Perhaps I had ambitions to be an MP - or an undertaker!

Tuesday, January 19, 2010

This old photo, taken from the Cross in Kirkintilloch looks down the High Street with the Black Bull Inn on the left. When the town became “dry” and the pubs were closed, the building became the Black Bull cinema. After the Second World War, like so many small cinemas it closed down, re-opening as a Bingo Hall, and for a good few years now it has been a night club.

The High Street was the main road into the town from the east, but some time ago it was closed off just past the old Black Bull building to make room for a new road.


This used to be a popular traditional song -

Yestreen the Queen had four Marys
The nicht she’ll hae but three,
There was Mary Seaton and Mary Beaton
And Mary Carmichael and me.

Oh, often have I dressed my Queen
And put on her braw silk gown
But all the thanks I've got tonight
Is to be hanged in Edinburgh Town

Fill often have I dressed my queen
Put gold upon her hair
But I have got for my reward
The gallows to be my share.

Oh little did my mother ken
The day she cradled me
The land I was to travel in
The death I was to dee.

Oh, happy, happy is the maid
That's born of beauty free
It was my rosy dimpled cheeks
That's been the death o’ me.

Many people thought that the four Marys were ladies in waiting to Mary Queen of Scots, while others believed that they were at the court of Queen Elizabeth I, and that the fourth Mary was Mary Queen of Scots herself.

It’s known that, while Mary Queen of Scots was in France, she was accompanied by Mary Seaton, Mary Beaton, Mary Livingstone and Mary Fleming, and another Mary - Hamilton has also been linked to the story.

So, is it fact or fiction? No one really knows, but the general opinion seems to be that the song has no historical basis.


This is a slide show of old Kirkintilloch. Some of the pictures are scenes from the distant past, but others aren’t so old.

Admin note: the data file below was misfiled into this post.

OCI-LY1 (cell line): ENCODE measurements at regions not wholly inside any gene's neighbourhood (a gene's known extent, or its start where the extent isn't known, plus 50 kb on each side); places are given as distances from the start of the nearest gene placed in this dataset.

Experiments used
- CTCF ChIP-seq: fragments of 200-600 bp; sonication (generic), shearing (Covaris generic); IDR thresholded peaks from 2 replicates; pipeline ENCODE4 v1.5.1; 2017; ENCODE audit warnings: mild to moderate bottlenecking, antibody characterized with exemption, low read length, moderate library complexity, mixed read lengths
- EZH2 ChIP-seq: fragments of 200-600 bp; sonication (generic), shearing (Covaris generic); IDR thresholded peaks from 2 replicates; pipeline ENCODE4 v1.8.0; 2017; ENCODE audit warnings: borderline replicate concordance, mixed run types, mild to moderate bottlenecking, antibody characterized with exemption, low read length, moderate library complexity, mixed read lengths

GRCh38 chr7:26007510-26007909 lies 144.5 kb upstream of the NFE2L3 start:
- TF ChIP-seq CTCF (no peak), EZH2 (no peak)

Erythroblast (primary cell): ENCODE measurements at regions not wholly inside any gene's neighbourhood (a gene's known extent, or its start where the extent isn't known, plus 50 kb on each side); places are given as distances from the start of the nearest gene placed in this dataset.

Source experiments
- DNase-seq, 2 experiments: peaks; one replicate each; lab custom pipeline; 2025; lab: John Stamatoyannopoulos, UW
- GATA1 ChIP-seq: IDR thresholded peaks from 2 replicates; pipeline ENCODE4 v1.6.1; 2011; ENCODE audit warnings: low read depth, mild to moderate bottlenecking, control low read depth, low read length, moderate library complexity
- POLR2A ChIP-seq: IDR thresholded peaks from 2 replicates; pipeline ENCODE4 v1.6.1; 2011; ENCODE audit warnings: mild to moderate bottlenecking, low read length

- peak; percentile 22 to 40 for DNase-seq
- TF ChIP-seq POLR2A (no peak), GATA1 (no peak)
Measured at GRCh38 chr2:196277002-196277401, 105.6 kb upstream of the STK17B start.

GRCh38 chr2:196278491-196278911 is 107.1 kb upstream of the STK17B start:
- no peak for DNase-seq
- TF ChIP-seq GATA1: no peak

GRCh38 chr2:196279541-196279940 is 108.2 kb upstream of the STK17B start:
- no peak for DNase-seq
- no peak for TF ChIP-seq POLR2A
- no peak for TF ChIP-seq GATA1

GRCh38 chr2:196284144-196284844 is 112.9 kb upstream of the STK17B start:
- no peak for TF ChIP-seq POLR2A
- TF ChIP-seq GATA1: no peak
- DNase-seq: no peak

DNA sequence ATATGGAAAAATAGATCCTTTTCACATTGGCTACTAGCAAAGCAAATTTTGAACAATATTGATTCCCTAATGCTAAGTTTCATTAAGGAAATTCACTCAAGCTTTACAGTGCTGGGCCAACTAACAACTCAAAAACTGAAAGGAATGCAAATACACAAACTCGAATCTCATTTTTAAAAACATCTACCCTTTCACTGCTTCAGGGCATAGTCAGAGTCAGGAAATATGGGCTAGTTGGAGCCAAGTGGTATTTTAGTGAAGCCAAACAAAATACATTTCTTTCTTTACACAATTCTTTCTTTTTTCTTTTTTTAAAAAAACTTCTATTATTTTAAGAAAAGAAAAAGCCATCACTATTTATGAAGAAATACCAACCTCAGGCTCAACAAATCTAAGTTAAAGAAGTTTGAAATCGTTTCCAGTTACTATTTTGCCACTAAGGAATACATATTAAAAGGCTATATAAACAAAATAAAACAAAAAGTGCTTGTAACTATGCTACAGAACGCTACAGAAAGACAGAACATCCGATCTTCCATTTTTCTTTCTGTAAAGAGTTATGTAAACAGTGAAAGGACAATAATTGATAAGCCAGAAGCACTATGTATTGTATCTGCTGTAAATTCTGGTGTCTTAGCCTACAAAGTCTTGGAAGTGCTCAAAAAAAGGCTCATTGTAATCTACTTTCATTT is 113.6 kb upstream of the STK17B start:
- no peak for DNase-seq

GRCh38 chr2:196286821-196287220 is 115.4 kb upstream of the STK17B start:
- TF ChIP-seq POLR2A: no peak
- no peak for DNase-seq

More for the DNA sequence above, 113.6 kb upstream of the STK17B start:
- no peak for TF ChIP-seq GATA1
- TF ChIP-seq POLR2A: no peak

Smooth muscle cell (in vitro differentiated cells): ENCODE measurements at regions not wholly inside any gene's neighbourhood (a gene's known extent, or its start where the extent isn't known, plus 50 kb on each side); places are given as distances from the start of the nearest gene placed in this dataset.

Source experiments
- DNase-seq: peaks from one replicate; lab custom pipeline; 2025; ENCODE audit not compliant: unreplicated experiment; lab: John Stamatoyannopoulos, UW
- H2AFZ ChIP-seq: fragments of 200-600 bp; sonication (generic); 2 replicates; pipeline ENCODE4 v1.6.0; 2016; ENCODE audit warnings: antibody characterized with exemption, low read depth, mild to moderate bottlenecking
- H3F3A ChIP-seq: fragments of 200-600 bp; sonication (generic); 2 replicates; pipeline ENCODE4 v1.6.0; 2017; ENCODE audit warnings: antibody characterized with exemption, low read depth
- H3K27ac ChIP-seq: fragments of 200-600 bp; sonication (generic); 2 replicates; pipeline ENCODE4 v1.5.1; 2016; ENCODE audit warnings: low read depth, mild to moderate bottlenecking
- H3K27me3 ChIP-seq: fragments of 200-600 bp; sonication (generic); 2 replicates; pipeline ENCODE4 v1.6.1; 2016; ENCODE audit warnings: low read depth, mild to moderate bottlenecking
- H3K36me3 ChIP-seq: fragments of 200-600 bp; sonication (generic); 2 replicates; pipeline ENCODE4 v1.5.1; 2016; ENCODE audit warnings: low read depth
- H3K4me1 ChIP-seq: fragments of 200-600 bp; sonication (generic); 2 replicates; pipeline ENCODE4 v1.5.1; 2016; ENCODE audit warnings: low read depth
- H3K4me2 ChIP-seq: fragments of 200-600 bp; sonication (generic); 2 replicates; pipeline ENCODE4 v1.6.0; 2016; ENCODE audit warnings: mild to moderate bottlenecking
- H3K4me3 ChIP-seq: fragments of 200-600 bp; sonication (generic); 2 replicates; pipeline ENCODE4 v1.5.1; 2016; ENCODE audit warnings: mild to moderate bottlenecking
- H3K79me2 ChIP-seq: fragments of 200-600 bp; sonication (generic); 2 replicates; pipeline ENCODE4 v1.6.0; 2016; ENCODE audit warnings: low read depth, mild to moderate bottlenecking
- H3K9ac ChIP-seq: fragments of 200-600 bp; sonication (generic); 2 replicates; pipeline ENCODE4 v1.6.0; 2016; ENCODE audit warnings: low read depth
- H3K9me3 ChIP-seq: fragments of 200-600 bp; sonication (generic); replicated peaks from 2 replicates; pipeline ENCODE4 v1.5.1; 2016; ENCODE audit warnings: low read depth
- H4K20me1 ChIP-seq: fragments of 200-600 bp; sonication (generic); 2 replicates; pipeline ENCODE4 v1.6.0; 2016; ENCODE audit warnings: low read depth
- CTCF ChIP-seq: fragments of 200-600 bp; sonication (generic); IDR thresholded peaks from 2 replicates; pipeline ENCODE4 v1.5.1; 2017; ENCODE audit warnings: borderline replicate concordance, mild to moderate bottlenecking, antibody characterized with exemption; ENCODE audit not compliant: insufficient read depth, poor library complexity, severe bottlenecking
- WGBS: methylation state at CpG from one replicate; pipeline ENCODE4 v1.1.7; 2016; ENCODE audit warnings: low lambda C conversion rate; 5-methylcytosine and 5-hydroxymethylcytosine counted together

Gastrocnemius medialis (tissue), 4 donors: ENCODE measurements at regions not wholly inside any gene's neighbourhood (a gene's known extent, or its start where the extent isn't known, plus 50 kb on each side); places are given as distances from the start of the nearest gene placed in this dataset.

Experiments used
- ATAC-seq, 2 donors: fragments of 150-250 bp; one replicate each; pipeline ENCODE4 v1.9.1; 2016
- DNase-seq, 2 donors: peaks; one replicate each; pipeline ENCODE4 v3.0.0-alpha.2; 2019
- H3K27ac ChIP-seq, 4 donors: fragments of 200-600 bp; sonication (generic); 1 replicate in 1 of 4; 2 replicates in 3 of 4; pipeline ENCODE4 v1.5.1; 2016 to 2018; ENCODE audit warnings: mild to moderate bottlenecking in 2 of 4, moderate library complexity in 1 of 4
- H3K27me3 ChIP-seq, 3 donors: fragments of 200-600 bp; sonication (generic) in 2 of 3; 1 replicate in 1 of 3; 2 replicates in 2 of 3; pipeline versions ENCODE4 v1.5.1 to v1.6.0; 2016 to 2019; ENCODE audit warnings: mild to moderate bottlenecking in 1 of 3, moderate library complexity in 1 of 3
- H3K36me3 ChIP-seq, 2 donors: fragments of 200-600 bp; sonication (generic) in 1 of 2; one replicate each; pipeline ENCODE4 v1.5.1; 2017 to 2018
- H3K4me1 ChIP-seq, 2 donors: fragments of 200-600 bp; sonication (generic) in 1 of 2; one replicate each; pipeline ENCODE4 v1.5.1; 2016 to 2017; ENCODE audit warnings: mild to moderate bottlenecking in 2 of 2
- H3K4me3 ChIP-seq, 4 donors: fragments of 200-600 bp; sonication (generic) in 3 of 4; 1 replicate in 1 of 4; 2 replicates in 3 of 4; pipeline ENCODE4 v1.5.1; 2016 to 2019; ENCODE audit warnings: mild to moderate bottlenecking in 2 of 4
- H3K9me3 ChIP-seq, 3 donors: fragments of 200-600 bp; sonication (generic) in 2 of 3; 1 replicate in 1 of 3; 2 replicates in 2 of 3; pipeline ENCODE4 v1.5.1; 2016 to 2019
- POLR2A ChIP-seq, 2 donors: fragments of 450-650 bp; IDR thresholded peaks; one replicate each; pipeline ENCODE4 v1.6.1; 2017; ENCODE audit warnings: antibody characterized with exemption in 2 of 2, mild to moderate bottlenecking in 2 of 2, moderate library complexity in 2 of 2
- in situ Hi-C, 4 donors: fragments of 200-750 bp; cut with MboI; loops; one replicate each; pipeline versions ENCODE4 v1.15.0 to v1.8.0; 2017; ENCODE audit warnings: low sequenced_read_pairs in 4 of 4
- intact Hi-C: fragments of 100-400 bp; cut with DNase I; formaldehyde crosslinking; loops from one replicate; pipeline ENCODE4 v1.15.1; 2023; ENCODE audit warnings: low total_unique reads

At 1 minute 11 seconds, there’s a view of the High Street from the eastern end looking up towards the Cross.
At 1 minute 26 seconds, the photo shows the Eastside flooded.
At 2 minutes 6 seconds, half of the picture is modern and the other half is old. Strange!


I’ve been remembering that, when I was a boy, the Co-operative Society had an amazing number of premises in the town.
There were 5 groceries, there was the baker’s shop, the butcher’s, the fish shop, the drapery shop with clothing and shoes, the furnishing and electrical department, the bakery, the creamery, the catering department for weddings and social functions, the coal depot, the funeral office, and stables for the horses which pulled the vans and lorries, delivering all your requirements to your door. And not forgetting the message boys carrying your groceries on their bicycles.

The whole organisation was directed from the Townhead offices under the ever watchful eye of wee Tommy Duncan.(I used to hear all about him, for my father was manager of the main grocery shop.)

Today in our district the Co-op has just 3 outlets, 2 food shops, one in Kirkintilloch, one in Lenzie, and a funeral and undertakers department.


One of my EIGHTY PLUS blogs at Christmas included a video of a man with a Santa Claus hat, playing a recorder. Here he is again, miming to a 1934 record of Roy Fox and his Band with Denny Dennis.


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